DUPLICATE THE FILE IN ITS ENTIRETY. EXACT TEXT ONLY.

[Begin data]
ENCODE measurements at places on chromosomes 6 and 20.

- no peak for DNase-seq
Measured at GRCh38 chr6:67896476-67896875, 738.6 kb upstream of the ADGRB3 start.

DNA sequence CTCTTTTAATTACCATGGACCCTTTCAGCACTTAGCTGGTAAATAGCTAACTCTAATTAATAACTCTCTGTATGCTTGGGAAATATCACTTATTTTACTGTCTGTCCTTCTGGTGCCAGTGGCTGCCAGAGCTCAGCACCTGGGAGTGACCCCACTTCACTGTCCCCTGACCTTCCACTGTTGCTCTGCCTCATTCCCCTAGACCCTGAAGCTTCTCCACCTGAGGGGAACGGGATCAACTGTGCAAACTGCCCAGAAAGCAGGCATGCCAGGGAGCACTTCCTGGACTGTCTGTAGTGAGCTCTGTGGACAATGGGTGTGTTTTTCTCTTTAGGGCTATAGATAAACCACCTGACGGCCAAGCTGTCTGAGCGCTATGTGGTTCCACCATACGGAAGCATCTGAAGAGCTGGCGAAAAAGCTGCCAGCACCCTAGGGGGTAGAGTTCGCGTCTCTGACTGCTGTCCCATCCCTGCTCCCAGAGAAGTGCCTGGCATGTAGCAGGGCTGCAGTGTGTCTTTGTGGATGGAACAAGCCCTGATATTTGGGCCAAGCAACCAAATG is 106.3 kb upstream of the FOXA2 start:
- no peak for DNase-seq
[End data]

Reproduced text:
ENCODE measurements at places on chromosomes 6 and 20.

- no peak for DNase-seq
Measured at GRCh38 chr6:67896476-67896875, 738.6 kb upstream of the ADGRB3 start.

DNA sequence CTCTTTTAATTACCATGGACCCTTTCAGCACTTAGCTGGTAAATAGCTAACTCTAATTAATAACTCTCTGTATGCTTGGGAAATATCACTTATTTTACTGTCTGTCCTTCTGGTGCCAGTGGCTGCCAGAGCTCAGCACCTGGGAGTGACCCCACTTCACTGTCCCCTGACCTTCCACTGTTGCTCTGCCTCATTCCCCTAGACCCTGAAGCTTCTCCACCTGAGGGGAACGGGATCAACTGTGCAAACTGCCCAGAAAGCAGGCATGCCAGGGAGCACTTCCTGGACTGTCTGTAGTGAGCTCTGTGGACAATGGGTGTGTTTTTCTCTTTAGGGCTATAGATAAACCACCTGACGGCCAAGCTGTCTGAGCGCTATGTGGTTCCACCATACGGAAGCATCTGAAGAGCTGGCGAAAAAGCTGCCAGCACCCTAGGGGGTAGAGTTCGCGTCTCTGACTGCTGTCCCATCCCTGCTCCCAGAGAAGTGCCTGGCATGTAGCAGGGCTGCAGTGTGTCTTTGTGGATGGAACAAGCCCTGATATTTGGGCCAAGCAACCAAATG is 106.3 kb upstream of the FOXA2 start:
- no peak for DNase-seq